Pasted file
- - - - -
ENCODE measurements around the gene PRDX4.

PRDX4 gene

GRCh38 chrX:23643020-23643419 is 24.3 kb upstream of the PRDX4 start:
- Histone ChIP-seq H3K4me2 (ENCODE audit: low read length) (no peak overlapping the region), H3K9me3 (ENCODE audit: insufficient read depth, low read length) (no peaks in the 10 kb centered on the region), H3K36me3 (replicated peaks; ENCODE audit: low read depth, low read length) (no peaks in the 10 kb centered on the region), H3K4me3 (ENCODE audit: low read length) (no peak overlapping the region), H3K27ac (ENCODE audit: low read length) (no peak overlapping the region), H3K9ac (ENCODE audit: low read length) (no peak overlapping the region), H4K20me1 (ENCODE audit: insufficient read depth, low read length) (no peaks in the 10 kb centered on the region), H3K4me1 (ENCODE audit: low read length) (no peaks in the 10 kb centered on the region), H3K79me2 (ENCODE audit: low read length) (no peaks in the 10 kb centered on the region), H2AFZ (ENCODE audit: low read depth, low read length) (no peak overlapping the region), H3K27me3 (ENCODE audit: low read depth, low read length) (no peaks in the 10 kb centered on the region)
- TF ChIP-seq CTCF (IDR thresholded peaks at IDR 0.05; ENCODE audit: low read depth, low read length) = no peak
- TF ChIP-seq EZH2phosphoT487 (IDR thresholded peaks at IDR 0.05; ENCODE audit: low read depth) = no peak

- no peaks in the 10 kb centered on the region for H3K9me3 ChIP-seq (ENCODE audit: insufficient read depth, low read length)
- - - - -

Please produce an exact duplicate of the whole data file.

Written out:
ENCODE measurements around the gene PRDX4.

PRDX4 gene

GRCh38 chrX:23643020-23643419 is 24.3 kb upstream of the PRDX4 start:
- Histone ChIP-seq H3K4me2 (ENCODE audit: low read length) (no peak overlapping the region), H3K9me3 (ENCODE audit: insufficient read depth, low read length) (no peaks in the 10 kb centered on the region), H3K36me3 (replicated peaks; ENCODE audit: low read depth, low read length) (no peaks in the 10 kb centered on the region), H3K4me3 (ENCODE audit: low read length) (no peak overlapping the region), H3K27ac (ENCODE audit: low read length) (no peak overlapping the region), H3K9ac (ENCODE audit: low read length) (no peak overlapping the region), H4K20me1 (ENCODE audit: insufficient read depth, low read length) (no peaks in the 10 kb centered on the region), H3K4me1 (ENCODE audit: low read length) (no peaks in the 10 kb centered on the region), H3K79me2 (ENCODE audit: low read length) (no peaks in the 10 kb centered on the region), H2AFZ (ENCODE audit: low read depth, low read length) (no peak overlapping the region), H3K27me3 (ENCODE audit: low read depth, low read length) (no peaks in the 10 kb centered on the region)
- TF ChIP-seq CTCF (IDR thresholded peaks at IDR 0.05; ENCODE audit: low read depth, low read length) = no peak
- TF ChIP-seq EZH2phosphoT487 (IDR thresholded peaks at IDR 0.05; ENCODE audit: low read depth) = no peak

- no peaks in the 10 kb centered on the region for H3K9me3 ChIP-seq (ENCODE audit: insufficient read depth, low read length)